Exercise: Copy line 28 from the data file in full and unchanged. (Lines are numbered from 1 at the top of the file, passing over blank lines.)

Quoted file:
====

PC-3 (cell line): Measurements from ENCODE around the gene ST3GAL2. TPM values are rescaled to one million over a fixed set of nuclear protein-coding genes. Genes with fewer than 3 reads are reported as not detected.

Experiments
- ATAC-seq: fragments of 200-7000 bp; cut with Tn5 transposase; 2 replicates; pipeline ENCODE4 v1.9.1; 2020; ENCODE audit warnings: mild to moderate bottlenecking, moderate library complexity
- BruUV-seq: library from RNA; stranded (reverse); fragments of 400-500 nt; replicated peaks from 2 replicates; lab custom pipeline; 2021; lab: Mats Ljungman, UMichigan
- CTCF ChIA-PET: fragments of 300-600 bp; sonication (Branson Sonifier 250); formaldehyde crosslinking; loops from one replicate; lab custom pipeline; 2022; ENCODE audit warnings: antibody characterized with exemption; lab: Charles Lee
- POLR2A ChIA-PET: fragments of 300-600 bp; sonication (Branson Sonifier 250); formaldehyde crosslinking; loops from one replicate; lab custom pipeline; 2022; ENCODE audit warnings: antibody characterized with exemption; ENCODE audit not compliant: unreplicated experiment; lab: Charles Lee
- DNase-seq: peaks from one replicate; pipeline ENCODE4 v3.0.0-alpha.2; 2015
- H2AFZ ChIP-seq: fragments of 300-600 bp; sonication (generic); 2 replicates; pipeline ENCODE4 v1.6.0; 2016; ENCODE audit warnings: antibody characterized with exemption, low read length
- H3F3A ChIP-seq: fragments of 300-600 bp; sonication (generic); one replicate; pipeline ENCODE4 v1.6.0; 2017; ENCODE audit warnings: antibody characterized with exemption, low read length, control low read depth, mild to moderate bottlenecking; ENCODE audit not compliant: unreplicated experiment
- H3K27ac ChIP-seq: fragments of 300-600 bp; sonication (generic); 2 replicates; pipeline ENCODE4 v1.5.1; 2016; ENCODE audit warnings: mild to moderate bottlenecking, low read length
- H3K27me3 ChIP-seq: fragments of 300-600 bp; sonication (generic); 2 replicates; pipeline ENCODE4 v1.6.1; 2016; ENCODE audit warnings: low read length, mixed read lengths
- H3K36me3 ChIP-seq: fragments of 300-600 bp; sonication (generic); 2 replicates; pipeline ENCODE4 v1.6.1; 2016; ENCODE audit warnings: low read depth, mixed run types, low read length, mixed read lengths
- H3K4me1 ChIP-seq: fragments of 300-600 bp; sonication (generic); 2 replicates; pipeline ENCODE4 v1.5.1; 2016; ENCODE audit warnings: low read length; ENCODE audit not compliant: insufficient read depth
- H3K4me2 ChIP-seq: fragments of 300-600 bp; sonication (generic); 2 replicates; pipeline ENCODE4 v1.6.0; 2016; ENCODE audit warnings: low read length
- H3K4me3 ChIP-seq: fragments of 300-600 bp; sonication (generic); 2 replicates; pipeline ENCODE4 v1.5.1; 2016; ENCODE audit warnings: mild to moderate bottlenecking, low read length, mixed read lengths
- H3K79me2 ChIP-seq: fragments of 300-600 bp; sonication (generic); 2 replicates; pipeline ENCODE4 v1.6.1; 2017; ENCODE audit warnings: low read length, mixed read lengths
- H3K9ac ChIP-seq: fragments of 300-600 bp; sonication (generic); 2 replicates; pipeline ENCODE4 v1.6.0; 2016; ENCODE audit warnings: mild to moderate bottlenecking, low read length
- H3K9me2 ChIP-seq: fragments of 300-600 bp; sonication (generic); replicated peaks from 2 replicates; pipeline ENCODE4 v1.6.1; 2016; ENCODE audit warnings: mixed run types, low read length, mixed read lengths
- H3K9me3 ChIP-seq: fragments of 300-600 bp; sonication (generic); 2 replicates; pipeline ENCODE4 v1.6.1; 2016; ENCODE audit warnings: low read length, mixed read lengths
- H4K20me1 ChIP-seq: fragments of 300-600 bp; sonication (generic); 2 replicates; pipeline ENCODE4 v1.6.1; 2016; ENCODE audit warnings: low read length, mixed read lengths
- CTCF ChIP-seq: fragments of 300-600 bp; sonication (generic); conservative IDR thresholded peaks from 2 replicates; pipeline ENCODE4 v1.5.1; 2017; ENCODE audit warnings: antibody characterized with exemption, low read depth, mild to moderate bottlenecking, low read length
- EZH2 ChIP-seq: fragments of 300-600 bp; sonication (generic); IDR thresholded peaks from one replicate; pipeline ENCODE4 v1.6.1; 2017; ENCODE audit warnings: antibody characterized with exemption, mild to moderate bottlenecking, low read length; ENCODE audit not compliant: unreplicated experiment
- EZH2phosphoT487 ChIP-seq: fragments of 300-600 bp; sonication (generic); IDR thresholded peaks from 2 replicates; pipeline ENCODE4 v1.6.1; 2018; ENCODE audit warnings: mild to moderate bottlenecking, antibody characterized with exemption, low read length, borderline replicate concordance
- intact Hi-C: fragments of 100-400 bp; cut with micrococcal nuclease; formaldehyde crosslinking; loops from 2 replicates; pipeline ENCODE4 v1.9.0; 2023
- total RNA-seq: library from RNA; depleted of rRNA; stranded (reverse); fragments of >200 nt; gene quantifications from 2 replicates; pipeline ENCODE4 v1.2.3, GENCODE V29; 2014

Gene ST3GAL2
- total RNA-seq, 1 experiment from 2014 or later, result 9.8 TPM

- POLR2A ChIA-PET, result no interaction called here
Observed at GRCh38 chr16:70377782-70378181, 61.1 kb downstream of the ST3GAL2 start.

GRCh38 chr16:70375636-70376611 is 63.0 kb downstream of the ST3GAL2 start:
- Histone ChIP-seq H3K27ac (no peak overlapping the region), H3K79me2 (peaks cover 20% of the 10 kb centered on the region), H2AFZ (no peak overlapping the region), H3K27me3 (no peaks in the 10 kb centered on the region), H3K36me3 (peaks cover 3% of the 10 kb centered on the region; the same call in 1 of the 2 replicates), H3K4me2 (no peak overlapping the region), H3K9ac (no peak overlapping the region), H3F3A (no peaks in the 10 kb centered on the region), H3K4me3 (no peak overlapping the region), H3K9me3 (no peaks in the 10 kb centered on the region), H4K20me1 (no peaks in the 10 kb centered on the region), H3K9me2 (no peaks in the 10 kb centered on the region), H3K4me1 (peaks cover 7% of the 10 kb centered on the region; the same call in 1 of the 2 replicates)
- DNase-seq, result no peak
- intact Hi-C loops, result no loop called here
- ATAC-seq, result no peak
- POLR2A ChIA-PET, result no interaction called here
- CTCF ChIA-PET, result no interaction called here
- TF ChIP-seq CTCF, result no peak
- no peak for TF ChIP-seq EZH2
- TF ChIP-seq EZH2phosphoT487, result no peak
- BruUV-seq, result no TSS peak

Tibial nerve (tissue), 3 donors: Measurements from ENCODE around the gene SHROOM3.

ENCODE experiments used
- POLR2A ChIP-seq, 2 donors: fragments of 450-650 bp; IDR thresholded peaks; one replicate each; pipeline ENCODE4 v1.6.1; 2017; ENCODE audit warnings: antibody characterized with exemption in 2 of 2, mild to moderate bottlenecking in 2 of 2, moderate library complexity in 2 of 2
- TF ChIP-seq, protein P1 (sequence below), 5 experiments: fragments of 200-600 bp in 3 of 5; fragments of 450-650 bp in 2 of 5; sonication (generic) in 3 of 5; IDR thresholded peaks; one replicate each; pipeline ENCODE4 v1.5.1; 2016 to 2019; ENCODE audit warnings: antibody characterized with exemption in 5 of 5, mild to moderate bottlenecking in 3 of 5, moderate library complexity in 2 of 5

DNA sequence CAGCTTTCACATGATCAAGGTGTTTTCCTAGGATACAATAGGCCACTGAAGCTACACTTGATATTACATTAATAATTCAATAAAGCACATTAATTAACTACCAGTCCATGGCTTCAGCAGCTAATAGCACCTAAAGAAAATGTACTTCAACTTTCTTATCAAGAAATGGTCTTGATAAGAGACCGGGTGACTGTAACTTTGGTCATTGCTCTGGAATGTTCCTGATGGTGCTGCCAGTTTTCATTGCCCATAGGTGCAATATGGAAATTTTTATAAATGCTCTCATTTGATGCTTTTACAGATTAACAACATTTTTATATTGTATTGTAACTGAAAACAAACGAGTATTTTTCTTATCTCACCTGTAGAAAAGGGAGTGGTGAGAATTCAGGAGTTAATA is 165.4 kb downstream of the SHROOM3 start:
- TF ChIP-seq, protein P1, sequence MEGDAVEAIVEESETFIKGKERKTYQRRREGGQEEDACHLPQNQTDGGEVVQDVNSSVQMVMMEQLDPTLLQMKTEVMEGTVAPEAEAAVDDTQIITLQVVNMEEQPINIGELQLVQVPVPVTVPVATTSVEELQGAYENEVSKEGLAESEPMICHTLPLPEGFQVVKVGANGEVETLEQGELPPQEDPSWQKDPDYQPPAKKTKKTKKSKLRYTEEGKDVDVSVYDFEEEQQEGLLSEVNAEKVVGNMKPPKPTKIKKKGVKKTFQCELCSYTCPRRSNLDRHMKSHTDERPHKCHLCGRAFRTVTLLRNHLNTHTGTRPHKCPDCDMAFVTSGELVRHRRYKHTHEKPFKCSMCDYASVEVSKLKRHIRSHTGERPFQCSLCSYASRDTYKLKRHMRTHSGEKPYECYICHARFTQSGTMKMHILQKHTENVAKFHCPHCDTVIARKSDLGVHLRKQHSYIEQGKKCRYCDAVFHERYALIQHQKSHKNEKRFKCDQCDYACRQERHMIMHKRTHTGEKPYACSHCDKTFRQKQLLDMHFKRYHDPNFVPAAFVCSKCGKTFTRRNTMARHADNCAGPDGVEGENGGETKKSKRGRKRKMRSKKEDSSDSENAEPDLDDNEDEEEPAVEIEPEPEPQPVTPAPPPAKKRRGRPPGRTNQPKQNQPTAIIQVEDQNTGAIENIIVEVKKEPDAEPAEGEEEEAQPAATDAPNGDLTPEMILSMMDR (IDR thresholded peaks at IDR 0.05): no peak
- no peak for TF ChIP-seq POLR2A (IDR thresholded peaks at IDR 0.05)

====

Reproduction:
- POLR2A ChIA-PET, result no interaction called here